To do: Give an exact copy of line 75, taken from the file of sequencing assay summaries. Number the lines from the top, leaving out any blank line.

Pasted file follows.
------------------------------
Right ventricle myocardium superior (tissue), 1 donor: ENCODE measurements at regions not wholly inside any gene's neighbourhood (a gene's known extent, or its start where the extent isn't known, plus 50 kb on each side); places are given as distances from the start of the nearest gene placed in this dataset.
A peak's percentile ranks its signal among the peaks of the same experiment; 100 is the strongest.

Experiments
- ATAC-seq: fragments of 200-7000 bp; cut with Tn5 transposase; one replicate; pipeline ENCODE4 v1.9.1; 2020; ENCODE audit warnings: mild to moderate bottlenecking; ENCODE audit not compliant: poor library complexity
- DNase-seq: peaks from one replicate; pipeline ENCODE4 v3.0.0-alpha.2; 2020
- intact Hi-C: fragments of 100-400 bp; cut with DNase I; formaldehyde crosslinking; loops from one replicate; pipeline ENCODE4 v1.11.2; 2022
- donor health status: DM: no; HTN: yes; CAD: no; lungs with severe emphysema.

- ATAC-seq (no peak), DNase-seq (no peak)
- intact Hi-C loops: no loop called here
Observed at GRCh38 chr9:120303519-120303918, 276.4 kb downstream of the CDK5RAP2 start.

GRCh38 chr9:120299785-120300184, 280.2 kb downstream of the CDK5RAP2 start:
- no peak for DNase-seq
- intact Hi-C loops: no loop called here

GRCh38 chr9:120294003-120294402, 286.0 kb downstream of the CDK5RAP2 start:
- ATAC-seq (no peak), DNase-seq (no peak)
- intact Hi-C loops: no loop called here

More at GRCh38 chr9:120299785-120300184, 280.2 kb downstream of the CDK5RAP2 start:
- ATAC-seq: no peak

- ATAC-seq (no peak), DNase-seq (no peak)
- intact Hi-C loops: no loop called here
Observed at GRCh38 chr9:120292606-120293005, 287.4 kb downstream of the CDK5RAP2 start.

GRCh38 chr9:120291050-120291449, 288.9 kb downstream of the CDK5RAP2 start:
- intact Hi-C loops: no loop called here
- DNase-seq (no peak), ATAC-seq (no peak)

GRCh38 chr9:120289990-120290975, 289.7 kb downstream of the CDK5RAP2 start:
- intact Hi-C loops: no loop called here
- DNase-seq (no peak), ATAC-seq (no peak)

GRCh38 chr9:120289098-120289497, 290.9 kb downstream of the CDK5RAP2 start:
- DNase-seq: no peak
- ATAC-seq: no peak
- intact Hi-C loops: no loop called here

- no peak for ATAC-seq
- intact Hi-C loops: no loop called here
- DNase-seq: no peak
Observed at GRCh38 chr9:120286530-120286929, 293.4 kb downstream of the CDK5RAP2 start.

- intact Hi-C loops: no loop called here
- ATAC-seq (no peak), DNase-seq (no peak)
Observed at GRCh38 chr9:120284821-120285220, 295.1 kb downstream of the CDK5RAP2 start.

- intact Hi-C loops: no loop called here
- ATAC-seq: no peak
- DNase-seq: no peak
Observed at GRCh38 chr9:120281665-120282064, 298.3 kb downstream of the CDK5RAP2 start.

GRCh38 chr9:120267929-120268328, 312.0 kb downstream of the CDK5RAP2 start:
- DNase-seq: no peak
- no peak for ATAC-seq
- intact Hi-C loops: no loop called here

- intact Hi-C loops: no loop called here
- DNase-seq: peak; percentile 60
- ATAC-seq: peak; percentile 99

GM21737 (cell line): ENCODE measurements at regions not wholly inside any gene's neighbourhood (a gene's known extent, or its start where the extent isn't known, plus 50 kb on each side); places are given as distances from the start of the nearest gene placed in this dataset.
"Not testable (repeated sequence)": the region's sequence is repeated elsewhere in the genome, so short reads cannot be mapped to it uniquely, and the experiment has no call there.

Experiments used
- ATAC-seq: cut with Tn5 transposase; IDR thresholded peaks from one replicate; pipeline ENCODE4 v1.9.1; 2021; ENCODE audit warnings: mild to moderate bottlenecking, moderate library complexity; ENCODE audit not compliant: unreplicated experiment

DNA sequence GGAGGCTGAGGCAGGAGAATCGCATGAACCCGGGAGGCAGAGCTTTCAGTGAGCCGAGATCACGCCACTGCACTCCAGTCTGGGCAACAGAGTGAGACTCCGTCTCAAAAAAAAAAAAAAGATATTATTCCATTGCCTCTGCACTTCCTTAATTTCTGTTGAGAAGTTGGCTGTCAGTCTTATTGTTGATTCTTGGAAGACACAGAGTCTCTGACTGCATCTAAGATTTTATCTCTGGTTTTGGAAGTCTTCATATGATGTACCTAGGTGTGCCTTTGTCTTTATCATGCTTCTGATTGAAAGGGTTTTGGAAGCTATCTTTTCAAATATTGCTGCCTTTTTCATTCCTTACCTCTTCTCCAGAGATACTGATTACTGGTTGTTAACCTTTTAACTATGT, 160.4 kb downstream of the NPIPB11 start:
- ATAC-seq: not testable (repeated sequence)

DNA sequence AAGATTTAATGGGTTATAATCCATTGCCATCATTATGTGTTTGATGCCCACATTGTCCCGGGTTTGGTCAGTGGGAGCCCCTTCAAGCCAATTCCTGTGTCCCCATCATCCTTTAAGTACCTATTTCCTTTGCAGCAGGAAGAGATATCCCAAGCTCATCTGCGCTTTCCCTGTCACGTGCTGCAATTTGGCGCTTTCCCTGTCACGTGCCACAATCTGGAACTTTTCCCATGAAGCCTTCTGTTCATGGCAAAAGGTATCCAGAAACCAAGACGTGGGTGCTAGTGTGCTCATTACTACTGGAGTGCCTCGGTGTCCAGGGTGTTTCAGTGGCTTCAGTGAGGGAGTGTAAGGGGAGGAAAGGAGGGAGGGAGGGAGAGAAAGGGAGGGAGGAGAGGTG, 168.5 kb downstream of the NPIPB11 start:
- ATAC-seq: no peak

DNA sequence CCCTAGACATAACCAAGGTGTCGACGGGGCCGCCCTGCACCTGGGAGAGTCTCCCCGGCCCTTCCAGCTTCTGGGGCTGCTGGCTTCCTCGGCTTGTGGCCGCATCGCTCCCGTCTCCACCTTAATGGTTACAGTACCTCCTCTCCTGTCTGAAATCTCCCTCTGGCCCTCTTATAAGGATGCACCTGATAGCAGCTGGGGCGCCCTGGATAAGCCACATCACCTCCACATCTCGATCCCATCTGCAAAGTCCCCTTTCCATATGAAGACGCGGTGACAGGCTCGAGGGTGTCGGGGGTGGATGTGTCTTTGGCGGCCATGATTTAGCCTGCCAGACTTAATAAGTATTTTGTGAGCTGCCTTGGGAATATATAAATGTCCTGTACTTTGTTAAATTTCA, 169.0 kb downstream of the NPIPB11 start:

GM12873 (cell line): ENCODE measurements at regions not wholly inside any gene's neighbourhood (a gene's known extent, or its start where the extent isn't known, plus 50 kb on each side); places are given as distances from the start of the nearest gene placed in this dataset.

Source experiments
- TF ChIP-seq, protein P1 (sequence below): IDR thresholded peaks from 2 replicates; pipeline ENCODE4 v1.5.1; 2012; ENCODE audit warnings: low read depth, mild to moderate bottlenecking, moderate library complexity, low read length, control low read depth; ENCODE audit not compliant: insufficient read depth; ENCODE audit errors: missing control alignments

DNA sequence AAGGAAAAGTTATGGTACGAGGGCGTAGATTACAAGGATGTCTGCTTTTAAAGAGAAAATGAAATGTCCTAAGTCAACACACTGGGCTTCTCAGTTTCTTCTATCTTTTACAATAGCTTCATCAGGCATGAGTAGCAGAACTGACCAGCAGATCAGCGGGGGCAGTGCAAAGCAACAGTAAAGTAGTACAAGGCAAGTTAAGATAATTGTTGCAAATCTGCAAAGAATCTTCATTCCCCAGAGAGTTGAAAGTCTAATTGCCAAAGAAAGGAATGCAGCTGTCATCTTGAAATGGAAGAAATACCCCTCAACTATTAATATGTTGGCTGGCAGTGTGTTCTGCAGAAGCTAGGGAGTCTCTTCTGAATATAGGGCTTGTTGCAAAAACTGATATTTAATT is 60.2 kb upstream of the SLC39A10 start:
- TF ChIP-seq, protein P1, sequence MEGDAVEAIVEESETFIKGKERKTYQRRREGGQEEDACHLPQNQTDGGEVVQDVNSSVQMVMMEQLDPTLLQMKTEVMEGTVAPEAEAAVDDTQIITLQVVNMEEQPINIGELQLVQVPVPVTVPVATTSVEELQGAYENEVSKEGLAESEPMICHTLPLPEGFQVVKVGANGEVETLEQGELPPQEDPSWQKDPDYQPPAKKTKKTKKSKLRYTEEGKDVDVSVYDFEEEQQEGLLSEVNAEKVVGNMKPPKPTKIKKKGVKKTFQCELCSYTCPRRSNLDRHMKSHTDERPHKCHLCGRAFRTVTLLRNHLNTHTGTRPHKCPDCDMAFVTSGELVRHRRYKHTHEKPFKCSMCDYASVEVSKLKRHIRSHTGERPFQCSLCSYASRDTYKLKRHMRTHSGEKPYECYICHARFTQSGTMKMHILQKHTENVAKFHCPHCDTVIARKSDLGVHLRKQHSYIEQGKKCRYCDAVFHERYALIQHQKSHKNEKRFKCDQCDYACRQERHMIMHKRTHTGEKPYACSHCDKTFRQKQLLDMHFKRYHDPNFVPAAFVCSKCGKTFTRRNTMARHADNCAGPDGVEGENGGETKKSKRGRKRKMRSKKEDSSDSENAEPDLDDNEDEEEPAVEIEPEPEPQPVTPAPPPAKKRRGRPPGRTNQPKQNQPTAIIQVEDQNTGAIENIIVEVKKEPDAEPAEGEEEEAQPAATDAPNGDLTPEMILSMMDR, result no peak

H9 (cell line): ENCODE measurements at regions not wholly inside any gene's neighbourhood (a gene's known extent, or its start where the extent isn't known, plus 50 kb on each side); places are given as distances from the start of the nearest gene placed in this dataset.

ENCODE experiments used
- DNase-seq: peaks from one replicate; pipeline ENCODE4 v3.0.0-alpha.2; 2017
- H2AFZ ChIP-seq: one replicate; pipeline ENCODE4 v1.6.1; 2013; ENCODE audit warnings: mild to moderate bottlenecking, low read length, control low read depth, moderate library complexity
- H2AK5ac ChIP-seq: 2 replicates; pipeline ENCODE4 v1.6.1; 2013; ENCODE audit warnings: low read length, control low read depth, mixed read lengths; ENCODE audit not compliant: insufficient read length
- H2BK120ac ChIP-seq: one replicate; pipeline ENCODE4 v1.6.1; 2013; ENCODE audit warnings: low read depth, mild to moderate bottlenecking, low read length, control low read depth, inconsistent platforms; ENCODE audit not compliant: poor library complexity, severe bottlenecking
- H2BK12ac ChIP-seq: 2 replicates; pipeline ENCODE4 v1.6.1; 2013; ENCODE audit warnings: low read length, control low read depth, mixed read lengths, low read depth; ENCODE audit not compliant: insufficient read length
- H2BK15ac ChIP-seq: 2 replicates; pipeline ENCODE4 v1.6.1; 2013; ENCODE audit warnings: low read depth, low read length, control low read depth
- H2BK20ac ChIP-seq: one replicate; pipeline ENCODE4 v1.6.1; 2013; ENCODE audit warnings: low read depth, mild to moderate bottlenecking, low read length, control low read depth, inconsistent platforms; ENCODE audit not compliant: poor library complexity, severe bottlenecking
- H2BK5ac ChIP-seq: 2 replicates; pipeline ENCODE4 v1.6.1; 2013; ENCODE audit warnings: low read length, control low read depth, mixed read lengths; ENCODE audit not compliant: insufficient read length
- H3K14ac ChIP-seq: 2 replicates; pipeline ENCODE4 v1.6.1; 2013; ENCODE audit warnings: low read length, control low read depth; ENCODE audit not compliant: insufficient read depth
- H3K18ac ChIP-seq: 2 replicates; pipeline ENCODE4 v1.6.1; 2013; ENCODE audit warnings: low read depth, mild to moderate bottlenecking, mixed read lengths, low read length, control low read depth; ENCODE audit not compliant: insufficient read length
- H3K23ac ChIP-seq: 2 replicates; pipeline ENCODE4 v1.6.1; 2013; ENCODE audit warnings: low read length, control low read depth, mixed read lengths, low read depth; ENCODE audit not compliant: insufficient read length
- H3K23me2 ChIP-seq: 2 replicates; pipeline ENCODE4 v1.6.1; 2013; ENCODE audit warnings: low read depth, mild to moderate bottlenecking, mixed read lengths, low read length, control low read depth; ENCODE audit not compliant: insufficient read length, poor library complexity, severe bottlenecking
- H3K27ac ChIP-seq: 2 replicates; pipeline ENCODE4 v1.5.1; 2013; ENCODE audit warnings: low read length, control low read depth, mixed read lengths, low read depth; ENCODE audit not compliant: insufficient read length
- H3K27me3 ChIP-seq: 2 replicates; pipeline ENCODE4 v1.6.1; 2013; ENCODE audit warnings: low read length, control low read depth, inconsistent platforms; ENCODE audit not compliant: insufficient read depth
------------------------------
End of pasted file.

- H3K18ac ChIP-seq: 2 replicates; pipeline ENCODE4 v1.6.1; 2013; ENCODE audit warnings: low read depth, mild to moderate bottlenecking, mixed read lengths, low read length, control low read depth; ENCODE audit not compliant: insufficient read length